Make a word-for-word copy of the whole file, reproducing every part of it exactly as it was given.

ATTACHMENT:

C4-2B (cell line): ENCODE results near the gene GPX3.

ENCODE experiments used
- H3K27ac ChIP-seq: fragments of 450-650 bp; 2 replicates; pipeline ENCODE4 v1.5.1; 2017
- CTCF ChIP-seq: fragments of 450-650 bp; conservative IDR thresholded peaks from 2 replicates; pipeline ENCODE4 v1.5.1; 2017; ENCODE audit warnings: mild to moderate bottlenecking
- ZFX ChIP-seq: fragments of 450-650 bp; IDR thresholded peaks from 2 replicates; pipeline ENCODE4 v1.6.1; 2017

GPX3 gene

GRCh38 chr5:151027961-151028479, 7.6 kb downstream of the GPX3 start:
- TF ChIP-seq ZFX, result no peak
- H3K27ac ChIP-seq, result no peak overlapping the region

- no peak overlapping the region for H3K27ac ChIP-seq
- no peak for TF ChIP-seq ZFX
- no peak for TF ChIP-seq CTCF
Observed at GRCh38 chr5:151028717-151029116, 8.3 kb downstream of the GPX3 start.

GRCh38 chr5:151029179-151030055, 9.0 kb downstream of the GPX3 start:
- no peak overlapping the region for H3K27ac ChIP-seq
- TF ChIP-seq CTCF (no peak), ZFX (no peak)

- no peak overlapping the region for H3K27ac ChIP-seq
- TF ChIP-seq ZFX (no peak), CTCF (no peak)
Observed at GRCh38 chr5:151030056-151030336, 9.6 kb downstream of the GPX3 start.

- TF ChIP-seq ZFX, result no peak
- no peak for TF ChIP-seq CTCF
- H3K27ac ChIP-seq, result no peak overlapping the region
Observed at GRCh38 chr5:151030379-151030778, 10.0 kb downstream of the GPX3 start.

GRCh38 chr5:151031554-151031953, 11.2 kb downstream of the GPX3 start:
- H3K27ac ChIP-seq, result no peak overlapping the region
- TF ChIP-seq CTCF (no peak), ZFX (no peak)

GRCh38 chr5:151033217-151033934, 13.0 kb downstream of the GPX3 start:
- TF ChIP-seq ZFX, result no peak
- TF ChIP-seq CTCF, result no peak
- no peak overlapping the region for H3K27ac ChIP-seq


C4-2B (cell line): ENCODE results near the gene GPX3.

ENCODE experiments used
- H3K27ac ChIP-seq: fragments of 450-650 bp; 2 replicates; pipeline ENCODE4 v1.5.1; 2017
- CTCF ChIP-seq: fragments of 450-650 bp; conservative IDR thresholded peaks from 2 replicates; pipeline ENCODE4 v1.5.1; 2017; ENCODE audit warnings: mild to moderate bottlenecking
- ZFX ChIP-seq: fragments of 450-650 bp; IDR thresholded peaks from 2 replicates; pipeline ENCODE4 v1.6.1; 2017

GPX3 gene

GRCh38 chr5:151027961-151028479, 7.6 kb downstream of the GPX3 start:
- TF ChIP-seq ZFX, result no peak
- H3K27ac ChIP-seq, result no peak overlapping the region

- no peak overlapping the region for H3K27ac ChIP-seq
- no peak for TF ChIP-seq ZFX
- no peak for TF ChIP-seq CTCF
Observed at GRCh38 chr5:151028717-151029116, 8.3 kb downstream of the GPX3 start.

GRCh38 chr5:151029179-151030055, 9.0 kb downstream of the GPX3 start:
- no peak overlapping the region for H3K27ac ChIP-seq
- TF ChIP-seq CTCF (no peak), ZFX (no peak)

- no peak overlapping the region for H3K27ac ChIP-seq
- TF ChIP-seq ZFX (no peak), CTCF (no peak)
Observed at GRCh38 chr5:151030056-151030336, 9.6 kb downstream of the GPX3 start.

- TF ChIP-seq ZFX, result no peak
- no peak for TF ChIP-seq CTCF
- H3K27ac ChIP-seq, result no peak overlapping the region
Observed at GRCh38 chr5:151030379-151030778, 10.0 kb downstream of the GPX3 start.

GRCh38 chr5:151031554-151031953, 11.2 kb downstream of the GPX3 start:
- H3K27ac ChIP-seq, result no peak overlapping the region
- TF ChIP-seq CTCF (no peak), ZFX (no peak)

GRCh38 chr5:151033217-151033934, 13.0 kb downstream of the GPX3 start:
- TF ChIP-seq ZFX, result no peak
- TF ChIP-seq CTCF, result no peak
- no peak overlapping the region for H3K27ac ChIP-seq